Black Positive People : Black Power: 4 Black Men unite to revive American manufacturing

Knowledge Seed

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Where do long-time former General Electric executives go when they leave that industrial behemoth? Three of them, whose combined experience with GE approaches 90 years, are among the founders of GenNx360 Capital Partners, a New York-based private-equity firm that clearly has not given up on U.S. manufacturing as a valuable investment. Indeed, the company in July closed on its latest acquisition, Maine Machine Products Co. The South Paris, Maine-based company specializes in manufacturing precision components for the defense, oil and gas, and semiconductor industries.

"I've never held onto the belief that manufacturing was totally going to be abandoned in the U.S. That's not what's really happening," says Lloyd Trotter, a founder and managing partner of GenNx360. "Very clearly there's a subset of sophisticated parts that require complicated machinery that's not easily translatable -- and even size factors into it -- into a low-cost region. If you can get the productivity right, the quality right, you can do that manufacturing very effectively in the U.S."

Trotter is among the former GE executives leading GenNx360 after a nearly 40-year career at General Electric in a variety of roles, including president and CEO of GE Industrial and capped with being named a vice chairman in August 2006. The others include GenNx360 founders James Shepard, whose 27-year career with GE most recently included president and CEO of GE Infrastructure Sensing, and Arthur Harper, whose 21-year GE career included the position of president and CEO of GE Equipment Services. (A fourth founding member, Ronald Blaylock, previously founded investment firm Blaylock & Co.)

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Gorilla

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This is pretty cool. GE still makes a lot of things that the nation is still good at making, especially in the energy sector.
 

Knowledge Seed

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This is pretty cool. GE still makes a lot of things that the nation is still good at making, especially in the energy sector.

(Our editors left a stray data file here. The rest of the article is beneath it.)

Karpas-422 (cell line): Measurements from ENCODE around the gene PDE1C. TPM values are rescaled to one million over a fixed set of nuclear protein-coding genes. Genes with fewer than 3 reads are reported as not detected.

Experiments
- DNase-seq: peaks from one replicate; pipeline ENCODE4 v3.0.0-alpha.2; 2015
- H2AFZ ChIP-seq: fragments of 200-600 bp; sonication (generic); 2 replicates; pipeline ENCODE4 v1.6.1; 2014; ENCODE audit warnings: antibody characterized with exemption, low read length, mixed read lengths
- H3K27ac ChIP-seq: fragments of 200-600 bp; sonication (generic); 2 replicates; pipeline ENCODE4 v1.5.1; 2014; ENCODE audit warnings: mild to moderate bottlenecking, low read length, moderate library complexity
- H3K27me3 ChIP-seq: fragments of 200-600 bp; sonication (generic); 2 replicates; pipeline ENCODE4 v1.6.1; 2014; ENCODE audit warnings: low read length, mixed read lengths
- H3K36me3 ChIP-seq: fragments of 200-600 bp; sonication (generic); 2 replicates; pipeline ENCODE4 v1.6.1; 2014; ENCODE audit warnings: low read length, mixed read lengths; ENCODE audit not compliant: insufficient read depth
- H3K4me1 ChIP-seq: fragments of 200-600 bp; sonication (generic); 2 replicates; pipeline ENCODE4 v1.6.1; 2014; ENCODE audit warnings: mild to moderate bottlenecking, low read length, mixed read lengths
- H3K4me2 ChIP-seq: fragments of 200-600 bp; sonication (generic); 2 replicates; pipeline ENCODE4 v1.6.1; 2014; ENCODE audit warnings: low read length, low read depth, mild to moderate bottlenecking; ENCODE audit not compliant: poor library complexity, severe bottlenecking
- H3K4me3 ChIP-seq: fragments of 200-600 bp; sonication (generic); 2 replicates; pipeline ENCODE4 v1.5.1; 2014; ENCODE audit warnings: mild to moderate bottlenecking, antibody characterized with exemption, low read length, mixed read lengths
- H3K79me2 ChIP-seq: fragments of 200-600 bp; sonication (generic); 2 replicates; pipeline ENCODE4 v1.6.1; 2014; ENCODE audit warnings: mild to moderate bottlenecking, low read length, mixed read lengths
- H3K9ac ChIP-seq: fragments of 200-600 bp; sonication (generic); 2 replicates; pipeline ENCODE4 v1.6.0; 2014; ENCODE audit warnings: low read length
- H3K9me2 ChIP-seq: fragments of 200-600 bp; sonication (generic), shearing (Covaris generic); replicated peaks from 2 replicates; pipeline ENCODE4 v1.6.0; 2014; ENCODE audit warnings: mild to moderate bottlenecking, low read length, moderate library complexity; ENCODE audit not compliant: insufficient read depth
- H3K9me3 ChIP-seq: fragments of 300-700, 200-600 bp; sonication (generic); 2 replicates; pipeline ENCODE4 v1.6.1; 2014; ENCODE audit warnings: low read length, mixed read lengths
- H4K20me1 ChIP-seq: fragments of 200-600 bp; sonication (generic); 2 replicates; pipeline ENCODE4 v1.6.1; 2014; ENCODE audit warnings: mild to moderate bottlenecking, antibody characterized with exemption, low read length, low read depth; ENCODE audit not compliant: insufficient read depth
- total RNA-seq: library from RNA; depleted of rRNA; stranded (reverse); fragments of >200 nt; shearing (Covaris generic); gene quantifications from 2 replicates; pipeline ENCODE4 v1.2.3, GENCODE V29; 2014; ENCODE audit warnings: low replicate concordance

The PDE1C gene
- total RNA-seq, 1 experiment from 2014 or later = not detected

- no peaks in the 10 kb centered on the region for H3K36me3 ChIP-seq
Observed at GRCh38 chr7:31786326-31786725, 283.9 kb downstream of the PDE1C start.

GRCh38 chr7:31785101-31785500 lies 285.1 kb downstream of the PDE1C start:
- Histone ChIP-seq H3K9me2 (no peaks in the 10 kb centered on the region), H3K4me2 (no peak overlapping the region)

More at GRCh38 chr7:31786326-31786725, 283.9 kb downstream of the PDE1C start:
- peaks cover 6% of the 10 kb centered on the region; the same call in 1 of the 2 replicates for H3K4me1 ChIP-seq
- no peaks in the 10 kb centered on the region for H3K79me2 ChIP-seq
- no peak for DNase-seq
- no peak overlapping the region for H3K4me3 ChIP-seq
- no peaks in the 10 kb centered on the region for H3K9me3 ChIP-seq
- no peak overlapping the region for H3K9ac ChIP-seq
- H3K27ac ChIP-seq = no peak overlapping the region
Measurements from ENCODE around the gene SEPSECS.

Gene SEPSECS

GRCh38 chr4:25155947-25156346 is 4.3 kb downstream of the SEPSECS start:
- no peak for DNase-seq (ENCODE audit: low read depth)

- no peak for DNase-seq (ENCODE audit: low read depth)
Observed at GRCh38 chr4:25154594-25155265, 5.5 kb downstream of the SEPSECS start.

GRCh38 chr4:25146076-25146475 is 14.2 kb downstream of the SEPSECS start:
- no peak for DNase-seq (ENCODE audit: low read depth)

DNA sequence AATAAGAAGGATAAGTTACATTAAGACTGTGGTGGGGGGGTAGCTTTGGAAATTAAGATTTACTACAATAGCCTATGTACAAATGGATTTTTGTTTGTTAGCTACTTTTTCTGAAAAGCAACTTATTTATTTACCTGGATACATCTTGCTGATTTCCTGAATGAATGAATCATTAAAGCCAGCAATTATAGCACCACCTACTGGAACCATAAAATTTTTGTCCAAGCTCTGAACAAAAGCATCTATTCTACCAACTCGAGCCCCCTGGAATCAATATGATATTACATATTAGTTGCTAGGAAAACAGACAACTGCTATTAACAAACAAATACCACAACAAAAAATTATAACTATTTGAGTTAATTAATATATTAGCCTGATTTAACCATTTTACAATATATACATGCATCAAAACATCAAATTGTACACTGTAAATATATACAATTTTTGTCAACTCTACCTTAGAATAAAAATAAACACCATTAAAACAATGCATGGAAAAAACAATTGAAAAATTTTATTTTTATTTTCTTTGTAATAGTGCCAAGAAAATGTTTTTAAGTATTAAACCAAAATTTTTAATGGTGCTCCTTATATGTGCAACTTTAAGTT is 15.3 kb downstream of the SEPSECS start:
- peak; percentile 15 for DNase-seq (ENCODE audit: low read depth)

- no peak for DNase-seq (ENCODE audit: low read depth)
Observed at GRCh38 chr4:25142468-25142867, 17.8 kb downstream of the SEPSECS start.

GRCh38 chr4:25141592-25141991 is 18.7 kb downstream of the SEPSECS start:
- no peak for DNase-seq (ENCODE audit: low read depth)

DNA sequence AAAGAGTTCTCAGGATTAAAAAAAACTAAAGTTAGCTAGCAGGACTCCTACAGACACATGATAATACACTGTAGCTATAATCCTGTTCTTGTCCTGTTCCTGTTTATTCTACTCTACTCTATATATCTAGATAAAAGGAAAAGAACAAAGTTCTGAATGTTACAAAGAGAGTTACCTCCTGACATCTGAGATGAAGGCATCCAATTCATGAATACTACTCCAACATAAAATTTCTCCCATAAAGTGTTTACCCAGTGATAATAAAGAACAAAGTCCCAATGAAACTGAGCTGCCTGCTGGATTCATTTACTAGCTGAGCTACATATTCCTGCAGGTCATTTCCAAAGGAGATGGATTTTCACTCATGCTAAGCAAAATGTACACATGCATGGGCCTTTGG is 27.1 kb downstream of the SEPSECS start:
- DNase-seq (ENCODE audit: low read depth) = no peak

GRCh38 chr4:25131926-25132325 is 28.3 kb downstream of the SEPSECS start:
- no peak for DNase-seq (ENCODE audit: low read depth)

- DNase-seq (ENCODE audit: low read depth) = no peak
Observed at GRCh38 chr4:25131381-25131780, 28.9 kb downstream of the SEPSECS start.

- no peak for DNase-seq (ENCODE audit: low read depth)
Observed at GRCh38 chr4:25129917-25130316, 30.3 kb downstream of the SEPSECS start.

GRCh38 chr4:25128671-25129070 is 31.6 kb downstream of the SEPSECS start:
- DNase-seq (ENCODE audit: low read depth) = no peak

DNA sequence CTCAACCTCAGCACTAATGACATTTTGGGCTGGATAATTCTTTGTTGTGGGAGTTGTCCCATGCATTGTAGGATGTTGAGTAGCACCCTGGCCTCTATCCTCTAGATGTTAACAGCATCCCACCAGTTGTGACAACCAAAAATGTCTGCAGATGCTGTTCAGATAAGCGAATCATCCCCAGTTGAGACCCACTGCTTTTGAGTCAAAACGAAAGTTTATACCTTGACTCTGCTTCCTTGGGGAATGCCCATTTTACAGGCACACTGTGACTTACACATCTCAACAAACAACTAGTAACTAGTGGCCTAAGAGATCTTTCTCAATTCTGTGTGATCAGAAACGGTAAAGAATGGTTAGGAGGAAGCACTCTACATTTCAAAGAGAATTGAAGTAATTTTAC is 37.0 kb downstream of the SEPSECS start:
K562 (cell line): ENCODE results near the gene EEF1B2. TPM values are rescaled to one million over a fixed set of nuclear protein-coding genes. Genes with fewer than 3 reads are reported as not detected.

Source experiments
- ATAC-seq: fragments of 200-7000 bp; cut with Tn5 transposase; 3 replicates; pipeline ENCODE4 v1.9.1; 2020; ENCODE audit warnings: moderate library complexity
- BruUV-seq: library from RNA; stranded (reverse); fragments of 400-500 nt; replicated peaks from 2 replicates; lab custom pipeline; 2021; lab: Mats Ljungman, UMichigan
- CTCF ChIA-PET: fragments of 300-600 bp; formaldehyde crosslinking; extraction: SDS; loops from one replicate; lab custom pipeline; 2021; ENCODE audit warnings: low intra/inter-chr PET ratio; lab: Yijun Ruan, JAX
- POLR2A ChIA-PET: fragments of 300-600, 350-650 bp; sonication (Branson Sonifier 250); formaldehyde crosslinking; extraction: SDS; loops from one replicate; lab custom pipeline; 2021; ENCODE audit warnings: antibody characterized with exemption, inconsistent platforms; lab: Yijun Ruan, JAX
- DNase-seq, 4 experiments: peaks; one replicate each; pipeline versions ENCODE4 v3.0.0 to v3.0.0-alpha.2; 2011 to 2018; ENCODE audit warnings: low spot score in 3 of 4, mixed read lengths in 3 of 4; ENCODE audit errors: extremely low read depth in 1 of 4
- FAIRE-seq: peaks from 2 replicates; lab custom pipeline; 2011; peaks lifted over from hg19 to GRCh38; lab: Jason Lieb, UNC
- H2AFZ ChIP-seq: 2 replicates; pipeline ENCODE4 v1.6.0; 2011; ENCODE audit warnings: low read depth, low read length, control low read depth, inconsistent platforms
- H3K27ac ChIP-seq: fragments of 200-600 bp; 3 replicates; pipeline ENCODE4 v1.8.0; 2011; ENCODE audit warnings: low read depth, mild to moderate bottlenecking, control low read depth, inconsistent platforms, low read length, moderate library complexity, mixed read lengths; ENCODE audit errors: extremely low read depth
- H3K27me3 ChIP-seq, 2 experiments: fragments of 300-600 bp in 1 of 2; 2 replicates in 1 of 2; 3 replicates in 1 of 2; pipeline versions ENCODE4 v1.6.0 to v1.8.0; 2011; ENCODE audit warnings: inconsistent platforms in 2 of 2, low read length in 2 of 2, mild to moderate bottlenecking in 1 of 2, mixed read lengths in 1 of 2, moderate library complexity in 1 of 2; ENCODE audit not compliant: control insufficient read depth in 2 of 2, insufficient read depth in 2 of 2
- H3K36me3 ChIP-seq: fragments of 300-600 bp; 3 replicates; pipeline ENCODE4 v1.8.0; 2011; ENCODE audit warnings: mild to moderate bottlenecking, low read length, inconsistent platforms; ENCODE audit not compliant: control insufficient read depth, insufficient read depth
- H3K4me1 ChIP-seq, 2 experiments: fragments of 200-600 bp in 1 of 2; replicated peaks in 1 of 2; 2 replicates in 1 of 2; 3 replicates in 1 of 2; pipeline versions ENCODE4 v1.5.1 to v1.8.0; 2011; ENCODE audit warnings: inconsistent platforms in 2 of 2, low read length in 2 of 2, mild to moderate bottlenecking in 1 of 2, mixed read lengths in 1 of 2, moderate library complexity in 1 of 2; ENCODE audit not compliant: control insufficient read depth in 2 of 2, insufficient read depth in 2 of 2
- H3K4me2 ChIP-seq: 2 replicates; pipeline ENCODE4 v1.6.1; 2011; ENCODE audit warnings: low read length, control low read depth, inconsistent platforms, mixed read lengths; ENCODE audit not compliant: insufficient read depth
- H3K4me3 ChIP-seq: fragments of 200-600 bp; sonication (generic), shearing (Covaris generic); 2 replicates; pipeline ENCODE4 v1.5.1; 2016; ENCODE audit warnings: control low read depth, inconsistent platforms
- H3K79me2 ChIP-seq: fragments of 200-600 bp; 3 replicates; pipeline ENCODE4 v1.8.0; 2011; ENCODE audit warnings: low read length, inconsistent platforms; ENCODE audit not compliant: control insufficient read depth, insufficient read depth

True. And seeing how Super Angel Investors are increasingly pushing VCs out of the high tech, low cost space, I fully expect VCs to start investing in capital-intensive businesses like manufacturing.
 

Clyde C Coger Jr

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In the Spirit of Sankofa,




... Good stuff!

0910_Trotter.gif

Lloyd Trotter: "If you can get the productivity right, the quality right, you can do that manufacturing very effectively in the U.S."



Peace In,







Where do long-time former General Electric executives go when they leave that industrial behemoth? Three of them, whose combined experience with GE approaches 90 years, are among the founders of GenNx360 Capital Partners, a New York-based private-equity firm that clearly has not given up on U.S. manufacturing as a valuable investment. Indeed, the company in July closed on its latest acquisition, Maine Machine Products Co. The South Paris, Maine-based company specializes in manufacturing precision components for the defense, oil and gas, and semiconductor industries.

"I've never held onto the belief that manufacturing was totally going to be abandoned in the U.S. That's not what's really happening," says Lloyd Trotter, a founder and managing partner of GenNx360. "Very clearly there's a subset of sophisticated parts that require complicated machinery that's not easily translatable -- and even size factors into it -- into a low-cost region. If you can get the productivity right, the quality right, you can do that manufacturing very effectively in the U.S."

Trotter is among the former GE executives leading GenNx360 after a nearly 40-year career at General Electric in a variety of roles, including president and CEO of GE Industrial and capped with being named a vice chairman in August 2006. The others include GenNx360 founders James Shepard, whose 27-year career with GE most recently included president and CEO of GE Infrastructure Sensing, and Arthur Harper, whose 21-year GE career included the position of president and CEO of GE Equipment Services. (A fourth founding member, Ronald Blaylock, previously founded investment firm Blaylock & Co.)

More info here
 

Gorilla

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True. And seeing how Super Angel Investors are increasingly pushing VCs out of the high tech, low cost space, I fully expect VCs to start investing in capital-intensive businesses like manufacturing.

This wouldn't be a bad idea. They could probably sweep in on some low rents in the dying rust belt. Most of that infrastructure is still good enough to haul too and from and they could probably negotiate cheap rates for getting juice flowing back over the grid in places that were shutdown.
 

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